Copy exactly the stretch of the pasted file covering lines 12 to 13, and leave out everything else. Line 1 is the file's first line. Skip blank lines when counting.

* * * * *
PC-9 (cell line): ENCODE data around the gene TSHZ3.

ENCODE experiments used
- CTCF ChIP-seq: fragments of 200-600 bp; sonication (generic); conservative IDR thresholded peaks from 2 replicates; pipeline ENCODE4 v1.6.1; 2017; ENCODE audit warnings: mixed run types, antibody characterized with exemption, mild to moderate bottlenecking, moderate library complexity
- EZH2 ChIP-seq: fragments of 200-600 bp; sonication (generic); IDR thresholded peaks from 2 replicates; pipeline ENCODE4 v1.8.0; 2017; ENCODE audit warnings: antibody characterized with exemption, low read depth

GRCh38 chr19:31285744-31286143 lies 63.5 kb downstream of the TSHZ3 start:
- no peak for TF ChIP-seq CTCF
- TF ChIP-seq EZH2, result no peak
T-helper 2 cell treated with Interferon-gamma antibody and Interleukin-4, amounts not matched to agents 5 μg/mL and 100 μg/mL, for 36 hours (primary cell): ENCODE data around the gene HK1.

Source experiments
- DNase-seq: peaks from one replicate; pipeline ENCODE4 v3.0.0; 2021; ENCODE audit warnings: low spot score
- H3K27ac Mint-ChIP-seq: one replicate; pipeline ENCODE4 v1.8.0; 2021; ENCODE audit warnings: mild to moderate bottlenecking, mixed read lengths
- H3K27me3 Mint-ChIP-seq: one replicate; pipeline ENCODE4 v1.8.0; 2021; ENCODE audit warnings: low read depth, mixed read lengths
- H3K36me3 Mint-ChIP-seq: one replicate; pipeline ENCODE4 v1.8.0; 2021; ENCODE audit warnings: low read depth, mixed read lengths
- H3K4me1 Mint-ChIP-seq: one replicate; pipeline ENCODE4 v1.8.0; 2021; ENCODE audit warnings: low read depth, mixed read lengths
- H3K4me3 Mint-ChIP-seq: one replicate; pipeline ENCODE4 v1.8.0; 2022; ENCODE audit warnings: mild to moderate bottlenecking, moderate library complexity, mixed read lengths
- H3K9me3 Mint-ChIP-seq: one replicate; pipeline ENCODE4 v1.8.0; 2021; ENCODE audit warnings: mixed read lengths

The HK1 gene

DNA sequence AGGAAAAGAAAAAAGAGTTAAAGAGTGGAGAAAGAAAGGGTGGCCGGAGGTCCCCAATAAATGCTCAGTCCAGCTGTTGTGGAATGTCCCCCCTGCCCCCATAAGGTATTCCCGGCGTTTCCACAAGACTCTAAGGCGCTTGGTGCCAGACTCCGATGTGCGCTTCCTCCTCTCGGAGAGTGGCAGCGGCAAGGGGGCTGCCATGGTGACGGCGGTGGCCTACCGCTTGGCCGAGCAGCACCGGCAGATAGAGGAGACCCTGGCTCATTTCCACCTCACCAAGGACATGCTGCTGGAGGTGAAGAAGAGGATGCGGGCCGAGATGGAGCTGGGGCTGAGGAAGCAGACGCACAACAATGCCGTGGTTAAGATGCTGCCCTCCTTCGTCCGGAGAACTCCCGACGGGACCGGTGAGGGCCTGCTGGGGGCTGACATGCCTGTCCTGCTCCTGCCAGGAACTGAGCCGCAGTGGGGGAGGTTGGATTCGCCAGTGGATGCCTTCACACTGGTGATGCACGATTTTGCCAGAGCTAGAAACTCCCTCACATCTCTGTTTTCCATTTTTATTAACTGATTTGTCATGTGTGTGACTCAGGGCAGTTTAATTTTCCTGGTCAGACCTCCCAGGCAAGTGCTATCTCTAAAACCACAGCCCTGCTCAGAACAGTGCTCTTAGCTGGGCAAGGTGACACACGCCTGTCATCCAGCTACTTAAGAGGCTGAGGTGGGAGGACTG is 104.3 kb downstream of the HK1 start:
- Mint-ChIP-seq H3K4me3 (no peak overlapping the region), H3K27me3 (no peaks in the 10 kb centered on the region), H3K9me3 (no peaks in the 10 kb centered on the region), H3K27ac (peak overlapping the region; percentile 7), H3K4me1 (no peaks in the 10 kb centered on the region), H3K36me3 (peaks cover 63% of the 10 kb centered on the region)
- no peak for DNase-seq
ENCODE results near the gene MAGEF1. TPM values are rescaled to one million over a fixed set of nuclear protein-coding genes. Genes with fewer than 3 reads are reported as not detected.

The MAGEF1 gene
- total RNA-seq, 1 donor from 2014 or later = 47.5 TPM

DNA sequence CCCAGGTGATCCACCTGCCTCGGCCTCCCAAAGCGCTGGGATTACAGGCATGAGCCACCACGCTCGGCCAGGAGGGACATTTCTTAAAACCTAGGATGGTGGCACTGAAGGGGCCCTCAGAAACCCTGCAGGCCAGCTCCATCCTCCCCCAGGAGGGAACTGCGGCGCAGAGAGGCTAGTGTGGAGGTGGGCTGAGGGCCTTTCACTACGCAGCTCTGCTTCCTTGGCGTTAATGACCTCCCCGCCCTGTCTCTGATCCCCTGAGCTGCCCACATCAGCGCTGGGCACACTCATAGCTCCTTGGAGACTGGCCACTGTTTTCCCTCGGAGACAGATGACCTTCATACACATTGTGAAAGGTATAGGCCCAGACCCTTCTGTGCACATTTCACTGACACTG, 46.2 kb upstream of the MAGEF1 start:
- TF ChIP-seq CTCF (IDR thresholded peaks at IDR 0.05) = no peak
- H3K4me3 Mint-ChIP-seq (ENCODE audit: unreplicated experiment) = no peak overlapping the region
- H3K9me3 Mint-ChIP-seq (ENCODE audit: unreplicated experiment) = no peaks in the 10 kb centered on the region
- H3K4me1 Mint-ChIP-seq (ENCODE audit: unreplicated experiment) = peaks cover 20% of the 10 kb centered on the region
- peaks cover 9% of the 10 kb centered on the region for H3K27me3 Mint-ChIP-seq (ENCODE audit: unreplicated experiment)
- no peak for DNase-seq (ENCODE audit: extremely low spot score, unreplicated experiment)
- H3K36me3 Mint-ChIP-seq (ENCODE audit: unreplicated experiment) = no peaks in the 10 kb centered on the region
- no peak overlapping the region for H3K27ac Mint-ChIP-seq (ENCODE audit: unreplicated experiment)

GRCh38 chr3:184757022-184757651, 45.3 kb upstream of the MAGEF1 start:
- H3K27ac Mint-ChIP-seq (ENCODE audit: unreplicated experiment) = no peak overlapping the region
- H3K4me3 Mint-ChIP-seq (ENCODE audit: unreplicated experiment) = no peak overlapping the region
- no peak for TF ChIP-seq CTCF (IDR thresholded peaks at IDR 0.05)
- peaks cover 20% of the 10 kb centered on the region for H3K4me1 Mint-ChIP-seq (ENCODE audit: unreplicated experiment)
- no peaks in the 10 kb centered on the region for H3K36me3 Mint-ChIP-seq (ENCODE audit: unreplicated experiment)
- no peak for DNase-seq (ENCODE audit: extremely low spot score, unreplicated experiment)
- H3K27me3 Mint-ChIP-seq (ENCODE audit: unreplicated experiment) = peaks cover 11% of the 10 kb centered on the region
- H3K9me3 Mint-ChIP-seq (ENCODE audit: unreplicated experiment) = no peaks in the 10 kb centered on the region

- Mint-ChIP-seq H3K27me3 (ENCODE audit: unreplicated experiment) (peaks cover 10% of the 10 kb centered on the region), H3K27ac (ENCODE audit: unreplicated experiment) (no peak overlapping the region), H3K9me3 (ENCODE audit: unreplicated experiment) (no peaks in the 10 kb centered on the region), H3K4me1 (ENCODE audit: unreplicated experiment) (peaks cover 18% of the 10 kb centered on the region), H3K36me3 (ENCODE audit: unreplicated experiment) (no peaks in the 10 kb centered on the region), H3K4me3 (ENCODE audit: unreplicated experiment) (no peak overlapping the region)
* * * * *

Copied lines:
- H3K27me3 Mint-ChIP-seq: one replicate; pipeline ENCODE4 v1.8.0; 2021; ENCODE audit warnings: low read depth, mixed read lengths
- H3K36me3 Mint-ChIP-seq: one replicate; pipeline ENCODE4 v1.8.0; 2021; ENCODE audit warnings: low read depth, mixed read lengths